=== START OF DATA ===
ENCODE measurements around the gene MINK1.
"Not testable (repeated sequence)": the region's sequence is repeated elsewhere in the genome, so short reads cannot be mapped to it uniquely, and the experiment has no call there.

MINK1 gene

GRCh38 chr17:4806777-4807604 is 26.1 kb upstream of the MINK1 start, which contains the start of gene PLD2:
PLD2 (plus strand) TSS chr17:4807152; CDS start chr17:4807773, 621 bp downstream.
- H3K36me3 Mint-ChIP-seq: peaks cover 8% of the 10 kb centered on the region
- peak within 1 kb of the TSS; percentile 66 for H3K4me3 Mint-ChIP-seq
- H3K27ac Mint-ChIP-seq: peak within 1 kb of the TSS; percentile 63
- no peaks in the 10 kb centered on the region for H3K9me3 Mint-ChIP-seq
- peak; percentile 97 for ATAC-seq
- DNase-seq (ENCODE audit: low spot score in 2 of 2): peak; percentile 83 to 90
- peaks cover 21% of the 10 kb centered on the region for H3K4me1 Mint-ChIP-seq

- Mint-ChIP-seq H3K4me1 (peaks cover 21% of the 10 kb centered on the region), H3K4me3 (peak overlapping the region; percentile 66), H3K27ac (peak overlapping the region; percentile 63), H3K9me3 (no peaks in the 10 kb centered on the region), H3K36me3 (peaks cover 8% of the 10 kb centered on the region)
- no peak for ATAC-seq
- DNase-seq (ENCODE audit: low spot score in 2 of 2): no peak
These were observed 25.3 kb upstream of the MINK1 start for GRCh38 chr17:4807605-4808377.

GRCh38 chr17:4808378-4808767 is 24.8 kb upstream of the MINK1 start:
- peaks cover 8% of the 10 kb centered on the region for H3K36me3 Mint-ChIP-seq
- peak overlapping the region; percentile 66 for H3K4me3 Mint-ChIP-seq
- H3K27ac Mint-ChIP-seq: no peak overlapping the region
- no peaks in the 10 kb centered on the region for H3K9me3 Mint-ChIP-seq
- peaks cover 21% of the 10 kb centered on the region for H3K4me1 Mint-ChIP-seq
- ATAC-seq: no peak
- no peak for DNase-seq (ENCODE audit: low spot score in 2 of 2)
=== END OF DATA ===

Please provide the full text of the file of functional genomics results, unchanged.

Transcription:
ENCODE measurements around the gene MINK1.
"Not testable (repeated sequence)": the region's sequence is repeated elsewhere in the genome, so short reads cannot be mapped to it uniquely, and the experiment has no call there.

MINK1 gene

GRCh38 chr17:4806777-4807604 is 26.1 kb upstream of the MINK1 start, which contains the start of gene PLD2:
PLD2 (plus strand) TSS chr17:4807152; CDS start chr17:4807773, 621 bp downstream.
- H3K36me3 Mint-ChIP-seq: peaks cover 8% of the 10 kb centered on the region
- peak within 1 kb of the TSS; percentile 66 for H3K4me3 Mint-ChIP-seq
- H3K27ac Mint-ChIP-seq: peak within 1 kb of the TSS; percentile 63
- no peaks in the 10 kb centered on the region for H3K9me3 Mint-ChIP-seq
- peak; percentile 97 for ATAC-seq
- DNase-seq (ENCODE audit: low spot score in 2 of 2): peak; percentile 83 to 90
- peaks cover 21% of the 10 kb centered on the region for H3K4me1 Mint-ChIP-seq

- Mint-ChIP-seq H3K4me1 (peaks cover 21% of the 10 kb centered on the region), H3K4me3 (peak overlapping the region; percentile 66), H3K27ac (peak overlapping the region; percentile 63), H3K9me3 (no peaks in the 10 kb centered on the region), H3K36me3 (peaks cover 8% of the 10 kb centered on the region)
- no peak for ATAC-seq
- DNase-seq (ENCODE audit: low spot score in 2 of 2): no peak
These were observed 25.3 kb upstream of the MINK1 start for GRCh38 chr17:4807605-4808377.

GRCh38 chr17:4808378-4808767 is 24.8 kb upstream of the MINK1 start:
- peaks cover 8% of the 10 kb centered on the region for H3K36me3 Mint-ChIP-seq
- peak overlapping the region; percentile 66 for H3K4me3 Mint-ChIP-seq
- H3K27ac Mint-ChIP-seq: no peak overlapping the region
- no peaks in the 10 kb centered on the region for H3K9me3 Mint-ChIP-seq
- peaks cover 21% of the 10 kb centered on the region for H3K4me1 Mint-ChIP-seq
- ATAC-seq: no peak
- no peak for DNase-seq (ENCODE audit: low spot score in 2 of 2)